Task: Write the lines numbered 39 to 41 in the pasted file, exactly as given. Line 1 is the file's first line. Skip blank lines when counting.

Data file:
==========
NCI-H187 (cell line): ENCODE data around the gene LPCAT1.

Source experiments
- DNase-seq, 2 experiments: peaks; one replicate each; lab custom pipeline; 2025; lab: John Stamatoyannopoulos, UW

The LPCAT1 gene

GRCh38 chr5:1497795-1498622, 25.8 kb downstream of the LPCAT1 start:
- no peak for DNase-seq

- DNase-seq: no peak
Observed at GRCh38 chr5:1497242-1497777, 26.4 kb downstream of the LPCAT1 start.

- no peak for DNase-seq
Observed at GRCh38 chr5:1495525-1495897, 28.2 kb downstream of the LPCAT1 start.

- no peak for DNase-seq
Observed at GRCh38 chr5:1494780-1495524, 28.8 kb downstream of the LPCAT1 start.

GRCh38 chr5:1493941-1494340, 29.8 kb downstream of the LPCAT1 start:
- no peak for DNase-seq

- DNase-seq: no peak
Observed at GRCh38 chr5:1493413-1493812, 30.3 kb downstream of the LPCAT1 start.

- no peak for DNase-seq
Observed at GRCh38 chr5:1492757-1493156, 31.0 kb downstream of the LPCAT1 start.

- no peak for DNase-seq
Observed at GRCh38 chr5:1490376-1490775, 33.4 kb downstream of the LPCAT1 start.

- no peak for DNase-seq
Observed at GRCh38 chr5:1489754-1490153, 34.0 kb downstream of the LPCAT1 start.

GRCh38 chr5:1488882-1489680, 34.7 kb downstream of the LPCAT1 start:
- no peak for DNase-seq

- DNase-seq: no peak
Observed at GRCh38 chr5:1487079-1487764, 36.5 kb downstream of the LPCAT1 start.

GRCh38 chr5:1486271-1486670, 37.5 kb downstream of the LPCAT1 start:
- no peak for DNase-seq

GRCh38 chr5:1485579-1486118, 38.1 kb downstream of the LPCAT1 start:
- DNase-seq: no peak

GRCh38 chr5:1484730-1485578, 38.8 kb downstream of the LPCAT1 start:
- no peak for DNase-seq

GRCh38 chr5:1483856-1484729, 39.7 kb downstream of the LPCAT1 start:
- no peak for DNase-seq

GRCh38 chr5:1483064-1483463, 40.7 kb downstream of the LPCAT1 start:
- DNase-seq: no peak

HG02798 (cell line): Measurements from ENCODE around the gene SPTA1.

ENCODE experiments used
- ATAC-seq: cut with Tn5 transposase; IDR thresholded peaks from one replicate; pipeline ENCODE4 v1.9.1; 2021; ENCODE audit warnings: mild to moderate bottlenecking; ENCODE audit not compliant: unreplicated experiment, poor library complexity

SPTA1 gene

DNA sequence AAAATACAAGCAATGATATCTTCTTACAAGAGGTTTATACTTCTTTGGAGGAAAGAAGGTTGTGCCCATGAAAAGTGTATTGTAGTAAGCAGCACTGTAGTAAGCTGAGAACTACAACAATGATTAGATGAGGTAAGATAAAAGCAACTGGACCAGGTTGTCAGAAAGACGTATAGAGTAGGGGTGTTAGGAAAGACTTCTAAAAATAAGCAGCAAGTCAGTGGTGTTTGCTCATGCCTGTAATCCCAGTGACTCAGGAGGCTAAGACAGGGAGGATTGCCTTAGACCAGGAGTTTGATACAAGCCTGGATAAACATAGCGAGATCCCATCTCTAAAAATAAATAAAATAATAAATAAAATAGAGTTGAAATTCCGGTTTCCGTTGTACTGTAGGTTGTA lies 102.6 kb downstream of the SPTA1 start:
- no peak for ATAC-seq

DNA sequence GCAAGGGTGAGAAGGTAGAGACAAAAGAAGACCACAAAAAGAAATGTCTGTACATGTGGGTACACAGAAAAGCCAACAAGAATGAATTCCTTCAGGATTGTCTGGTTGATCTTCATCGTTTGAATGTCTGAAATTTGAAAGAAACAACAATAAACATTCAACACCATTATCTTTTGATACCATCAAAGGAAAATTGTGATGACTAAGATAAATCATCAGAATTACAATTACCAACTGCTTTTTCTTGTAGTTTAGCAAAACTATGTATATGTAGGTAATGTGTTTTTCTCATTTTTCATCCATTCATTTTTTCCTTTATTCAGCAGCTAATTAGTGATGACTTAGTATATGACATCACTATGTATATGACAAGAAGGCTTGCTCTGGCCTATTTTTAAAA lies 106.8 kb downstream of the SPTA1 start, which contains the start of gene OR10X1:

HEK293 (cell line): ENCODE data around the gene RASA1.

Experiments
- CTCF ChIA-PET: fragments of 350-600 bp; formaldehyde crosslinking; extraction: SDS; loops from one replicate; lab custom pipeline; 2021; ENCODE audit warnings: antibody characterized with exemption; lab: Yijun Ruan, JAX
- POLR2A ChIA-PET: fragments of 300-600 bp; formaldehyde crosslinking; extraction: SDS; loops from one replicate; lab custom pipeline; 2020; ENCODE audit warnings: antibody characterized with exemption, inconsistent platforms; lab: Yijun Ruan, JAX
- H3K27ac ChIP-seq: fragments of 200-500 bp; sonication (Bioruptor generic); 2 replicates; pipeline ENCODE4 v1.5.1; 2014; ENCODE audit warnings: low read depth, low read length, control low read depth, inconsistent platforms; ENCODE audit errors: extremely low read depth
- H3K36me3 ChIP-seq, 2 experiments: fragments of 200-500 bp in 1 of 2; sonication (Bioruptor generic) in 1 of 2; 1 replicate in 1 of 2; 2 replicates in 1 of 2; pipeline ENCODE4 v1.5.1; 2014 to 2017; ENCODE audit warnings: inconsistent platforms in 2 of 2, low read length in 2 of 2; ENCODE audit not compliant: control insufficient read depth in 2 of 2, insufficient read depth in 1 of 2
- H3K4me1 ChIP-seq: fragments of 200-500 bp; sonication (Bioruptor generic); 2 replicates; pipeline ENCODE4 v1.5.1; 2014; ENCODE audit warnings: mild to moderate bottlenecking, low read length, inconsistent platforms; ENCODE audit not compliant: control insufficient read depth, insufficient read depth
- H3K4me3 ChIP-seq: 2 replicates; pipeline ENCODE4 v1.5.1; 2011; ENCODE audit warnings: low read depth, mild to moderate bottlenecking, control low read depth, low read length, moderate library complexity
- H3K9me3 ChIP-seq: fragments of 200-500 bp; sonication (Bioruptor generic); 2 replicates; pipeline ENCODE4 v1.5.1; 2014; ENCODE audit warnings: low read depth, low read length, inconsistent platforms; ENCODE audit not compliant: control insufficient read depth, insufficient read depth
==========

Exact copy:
- ATAC-seq: cut with Tn5 transposase; IDR thresholded peaks from one replicate; pipeline ENCODE4 v1.9.1; 2021; ENCODE audit warnings: mild to moderate bottlenecking; ENCODE audit not compliant: unreplicated experiment, poor library complexity

SPTA1 gene

DNA sequence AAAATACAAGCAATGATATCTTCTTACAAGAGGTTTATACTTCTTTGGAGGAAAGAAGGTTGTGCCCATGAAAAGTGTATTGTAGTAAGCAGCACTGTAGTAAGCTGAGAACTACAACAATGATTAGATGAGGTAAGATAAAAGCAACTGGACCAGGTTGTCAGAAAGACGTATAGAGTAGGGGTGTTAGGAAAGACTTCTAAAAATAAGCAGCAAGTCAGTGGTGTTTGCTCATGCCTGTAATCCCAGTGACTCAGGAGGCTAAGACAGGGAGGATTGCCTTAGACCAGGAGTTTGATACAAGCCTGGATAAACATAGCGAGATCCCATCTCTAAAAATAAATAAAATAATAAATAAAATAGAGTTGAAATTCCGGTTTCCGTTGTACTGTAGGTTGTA lies 102.6 kb downstream of the SPTA1 start: